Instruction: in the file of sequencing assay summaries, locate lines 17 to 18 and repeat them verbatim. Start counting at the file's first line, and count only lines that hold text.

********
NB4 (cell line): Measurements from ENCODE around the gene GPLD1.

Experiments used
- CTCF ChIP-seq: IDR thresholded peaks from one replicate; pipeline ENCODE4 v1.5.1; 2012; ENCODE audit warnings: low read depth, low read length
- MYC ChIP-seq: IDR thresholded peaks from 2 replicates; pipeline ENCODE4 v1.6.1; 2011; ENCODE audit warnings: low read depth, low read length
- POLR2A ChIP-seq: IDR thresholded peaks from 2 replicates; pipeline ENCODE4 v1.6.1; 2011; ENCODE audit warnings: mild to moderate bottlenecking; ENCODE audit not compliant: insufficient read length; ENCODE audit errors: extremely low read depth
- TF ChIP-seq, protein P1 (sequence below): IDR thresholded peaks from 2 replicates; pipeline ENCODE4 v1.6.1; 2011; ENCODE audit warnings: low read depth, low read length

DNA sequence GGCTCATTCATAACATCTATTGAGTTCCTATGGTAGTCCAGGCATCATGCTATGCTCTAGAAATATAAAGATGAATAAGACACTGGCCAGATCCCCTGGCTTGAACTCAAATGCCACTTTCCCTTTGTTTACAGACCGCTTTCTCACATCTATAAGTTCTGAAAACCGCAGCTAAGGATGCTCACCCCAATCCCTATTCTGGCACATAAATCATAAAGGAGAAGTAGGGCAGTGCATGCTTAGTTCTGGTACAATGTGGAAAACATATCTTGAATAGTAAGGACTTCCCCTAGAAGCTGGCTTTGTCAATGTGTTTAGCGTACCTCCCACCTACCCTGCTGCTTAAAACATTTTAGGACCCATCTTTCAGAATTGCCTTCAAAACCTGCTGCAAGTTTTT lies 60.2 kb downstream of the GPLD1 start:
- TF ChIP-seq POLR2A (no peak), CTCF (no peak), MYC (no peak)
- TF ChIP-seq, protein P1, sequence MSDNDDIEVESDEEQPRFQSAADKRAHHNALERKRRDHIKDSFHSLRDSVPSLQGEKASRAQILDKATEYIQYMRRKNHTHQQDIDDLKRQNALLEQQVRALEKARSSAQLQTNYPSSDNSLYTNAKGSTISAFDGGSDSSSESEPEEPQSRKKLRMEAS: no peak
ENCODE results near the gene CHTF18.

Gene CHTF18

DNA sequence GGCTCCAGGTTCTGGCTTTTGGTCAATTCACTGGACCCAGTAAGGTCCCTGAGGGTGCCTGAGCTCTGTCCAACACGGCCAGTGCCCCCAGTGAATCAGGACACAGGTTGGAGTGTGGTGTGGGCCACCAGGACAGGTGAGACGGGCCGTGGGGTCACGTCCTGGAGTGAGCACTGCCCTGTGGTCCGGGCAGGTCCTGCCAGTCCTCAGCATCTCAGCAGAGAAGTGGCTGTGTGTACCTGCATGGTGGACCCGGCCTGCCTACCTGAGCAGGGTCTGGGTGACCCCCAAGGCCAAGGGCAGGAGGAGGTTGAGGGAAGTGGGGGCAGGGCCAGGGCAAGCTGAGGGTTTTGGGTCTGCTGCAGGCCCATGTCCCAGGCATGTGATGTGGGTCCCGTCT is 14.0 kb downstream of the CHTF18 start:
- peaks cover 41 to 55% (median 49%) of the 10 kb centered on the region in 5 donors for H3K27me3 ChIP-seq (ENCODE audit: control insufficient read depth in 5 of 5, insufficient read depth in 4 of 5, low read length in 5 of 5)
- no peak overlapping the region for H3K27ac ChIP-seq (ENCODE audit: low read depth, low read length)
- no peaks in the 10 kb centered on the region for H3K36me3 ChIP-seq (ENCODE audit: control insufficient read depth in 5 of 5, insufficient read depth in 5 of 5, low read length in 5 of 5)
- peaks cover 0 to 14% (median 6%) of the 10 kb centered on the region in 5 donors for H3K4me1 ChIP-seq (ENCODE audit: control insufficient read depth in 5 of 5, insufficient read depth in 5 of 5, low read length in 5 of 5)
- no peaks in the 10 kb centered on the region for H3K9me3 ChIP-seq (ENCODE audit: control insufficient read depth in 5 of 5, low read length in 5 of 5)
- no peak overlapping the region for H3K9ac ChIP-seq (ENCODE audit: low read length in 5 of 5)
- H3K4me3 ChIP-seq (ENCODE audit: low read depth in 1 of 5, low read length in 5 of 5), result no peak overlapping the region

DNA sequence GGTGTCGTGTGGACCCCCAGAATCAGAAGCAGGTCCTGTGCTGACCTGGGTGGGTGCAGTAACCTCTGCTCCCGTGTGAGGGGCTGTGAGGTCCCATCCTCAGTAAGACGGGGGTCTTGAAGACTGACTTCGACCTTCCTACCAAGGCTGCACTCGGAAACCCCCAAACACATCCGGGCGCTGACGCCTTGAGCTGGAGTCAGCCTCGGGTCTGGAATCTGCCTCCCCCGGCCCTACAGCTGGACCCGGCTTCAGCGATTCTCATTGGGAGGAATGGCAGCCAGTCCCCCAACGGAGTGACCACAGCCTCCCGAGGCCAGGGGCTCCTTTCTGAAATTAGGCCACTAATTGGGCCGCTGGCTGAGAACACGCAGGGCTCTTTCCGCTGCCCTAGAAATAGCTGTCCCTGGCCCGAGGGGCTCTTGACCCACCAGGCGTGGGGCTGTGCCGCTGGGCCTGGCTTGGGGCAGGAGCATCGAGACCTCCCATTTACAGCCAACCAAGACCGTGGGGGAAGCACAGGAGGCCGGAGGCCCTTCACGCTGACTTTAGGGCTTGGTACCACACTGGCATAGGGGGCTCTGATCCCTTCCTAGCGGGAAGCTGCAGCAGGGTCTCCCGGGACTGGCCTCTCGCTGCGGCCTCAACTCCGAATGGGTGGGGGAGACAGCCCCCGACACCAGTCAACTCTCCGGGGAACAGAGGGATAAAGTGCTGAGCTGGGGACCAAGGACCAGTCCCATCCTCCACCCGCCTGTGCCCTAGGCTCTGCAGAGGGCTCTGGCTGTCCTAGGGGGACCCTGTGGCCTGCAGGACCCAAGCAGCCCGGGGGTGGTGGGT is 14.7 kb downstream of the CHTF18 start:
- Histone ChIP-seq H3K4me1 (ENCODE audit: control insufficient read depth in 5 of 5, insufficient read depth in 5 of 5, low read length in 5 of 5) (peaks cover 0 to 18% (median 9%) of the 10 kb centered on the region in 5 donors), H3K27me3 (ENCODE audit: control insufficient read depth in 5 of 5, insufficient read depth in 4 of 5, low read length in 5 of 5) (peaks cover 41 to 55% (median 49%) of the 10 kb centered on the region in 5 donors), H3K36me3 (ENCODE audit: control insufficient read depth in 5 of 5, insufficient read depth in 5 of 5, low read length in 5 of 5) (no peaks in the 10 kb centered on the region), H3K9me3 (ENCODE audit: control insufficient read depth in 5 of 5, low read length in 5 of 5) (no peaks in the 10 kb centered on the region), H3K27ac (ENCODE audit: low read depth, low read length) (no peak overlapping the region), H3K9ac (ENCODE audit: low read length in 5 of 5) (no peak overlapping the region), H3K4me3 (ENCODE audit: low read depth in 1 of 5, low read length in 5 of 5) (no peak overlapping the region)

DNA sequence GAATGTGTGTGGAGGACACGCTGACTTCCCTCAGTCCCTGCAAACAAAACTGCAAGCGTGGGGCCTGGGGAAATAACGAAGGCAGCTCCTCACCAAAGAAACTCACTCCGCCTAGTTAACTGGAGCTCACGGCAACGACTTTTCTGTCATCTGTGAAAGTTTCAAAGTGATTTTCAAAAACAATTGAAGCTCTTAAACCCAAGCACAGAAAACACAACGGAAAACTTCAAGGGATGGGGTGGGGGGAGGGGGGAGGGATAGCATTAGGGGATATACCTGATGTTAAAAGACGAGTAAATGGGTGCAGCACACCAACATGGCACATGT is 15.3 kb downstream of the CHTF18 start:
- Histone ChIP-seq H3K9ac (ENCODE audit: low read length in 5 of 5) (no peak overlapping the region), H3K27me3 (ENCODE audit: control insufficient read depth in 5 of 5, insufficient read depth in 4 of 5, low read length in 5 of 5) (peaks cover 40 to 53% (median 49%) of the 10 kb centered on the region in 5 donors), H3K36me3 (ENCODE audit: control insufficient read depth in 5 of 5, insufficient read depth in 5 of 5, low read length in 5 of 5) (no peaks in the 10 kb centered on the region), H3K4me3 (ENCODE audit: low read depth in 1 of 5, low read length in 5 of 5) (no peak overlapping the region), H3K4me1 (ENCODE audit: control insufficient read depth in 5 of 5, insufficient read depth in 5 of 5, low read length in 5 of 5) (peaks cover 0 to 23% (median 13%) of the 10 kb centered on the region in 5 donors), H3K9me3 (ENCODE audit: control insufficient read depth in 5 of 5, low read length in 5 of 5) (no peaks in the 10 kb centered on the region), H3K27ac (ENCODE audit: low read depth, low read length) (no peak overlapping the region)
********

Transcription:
- no peaks in the 10 kb centered on the region for H3K9me3 ChIP-seq (ENCODE audit: control insufficient read depth in 5 of 5, low read length in 5 of 5)
- no peak overlapping the region for H3K9ac ChIP-seq (ENCODE audit: low read length in 5 of 5)